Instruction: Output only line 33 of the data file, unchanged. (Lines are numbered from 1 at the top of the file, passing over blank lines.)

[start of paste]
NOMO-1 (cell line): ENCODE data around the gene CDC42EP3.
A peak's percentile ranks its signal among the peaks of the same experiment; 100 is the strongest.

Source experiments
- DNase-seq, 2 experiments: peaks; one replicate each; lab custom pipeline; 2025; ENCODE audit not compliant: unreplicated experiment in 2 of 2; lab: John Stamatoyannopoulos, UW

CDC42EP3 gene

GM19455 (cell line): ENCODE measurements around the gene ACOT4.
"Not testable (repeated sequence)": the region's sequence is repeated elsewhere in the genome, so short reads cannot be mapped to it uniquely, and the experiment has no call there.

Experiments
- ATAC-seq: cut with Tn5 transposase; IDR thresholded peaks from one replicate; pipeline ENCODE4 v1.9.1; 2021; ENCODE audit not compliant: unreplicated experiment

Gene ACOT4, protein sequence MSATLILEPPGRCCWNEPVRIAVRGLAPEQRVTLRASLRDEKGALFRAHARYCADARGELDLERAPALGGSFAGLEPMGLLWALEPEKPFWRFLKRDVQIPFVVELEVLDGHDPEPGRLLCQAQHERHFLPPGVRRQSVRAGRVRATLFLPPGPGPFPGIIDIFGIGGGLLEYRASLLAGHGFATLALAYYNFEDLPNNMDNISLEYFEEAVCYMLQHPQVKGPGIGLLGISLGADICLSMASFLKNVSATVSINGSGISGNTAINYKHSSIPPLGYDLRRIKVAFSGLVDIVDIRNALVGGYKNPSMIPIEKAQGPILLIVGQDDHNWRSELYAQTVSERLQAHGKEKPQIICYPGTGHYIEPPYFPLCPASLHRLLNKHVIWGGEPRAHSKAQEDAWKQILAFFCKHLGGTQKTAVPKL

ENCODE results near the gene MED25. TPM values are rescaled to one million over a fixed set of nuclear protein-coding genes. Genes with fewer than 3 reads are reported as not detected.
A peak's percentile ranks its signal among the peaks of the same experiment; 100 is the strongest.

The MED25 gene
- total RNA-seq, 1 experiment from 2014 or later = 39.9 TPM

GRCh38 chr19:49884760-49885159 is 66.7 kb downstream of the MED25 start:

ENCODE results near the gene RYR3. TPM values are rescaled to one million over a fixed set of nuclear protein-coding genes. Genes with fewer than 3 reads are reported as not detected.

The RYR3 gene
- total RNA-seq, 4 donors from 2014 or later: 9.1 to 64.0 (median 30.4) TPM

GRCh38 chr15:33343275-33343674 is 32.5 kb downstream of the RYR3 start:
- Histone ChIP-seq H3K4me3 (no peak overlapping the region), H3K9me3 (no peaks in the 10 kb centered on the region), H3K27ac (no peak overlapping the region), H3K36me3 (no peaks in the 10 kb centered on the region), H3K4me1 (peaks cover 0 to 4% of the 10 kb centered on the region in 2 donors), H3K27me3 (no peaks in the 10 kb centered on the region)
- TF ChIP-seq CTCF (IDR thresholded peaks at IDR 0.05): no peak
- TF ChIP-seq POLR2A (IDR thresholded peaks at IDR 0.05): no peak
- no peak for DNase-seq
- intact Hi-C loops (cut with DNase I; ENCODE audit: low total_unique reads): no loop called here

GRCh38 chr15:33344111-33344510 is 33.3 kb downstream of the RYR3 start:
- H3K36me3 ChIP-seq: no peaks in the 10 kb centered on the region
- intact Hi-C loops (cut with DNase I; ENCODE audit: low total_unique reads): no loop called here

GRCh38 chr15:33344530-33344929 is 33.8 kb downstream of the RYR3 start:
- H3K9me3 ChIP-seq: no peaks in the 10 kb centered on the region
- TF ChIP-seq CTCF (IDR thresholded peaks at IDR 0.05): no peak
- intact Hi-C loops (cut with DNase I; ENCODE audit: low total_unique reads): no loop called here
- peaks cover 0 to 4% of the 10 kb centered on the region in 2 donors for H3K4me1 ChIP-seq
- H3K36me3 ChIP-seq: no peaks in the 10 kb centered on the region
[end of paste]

- H3K36me3 ChIP-seq: no peaks in the 10 kb centered on the region